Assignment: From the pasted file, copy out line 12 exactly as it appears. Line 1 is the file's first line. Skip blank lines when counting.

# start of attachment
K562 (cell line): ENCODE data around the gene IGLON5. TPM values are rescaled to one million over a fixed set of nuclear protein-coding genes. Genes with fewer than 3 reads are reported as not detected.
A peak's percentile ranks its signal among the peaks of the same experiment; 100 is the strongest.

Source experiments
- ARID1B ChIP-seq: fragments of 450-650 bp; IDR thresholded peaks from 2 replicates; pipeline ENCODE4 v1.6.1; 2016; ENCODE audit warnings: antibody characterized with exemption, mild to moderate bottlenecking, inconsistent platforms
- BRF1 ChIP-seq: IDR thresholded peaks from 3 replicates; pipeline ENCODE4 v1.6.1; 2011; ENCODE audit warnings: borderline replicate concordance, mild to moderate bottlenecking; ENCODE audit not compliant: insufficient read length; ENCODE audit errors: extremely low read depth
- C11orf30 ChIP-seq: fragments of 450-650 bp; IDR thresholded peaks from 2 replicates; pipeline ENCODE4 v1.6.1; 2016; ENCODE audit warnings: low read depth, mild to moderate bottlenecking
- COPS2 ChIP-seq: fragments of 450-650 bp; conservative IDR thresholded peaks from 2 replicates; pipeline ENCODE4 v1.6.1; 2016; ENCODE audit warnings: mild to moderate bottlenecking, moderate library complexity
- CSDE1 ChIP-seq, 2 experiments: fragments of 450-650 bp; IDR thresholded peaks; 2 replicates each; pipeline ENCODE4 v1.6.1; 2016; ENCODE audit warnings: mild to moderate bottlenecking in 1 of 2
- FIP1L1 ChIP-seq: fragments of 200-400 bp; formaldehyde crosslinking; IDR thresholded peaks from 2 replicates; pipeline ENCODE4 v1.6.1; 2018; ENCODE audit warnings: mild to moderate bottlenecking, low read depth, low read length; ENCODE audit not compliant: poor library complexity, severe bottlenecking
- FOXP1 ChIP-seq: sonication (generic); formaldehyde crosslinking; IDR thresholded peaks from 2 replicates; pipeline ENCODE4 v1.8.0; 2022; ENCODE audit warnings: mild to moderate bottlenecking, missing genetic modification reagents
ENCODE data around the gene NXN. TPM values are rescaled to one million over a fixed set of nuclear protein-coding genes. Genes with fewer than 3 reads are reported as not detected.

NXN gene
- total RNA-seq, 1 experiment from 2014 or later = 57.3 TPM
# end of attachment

NXN gene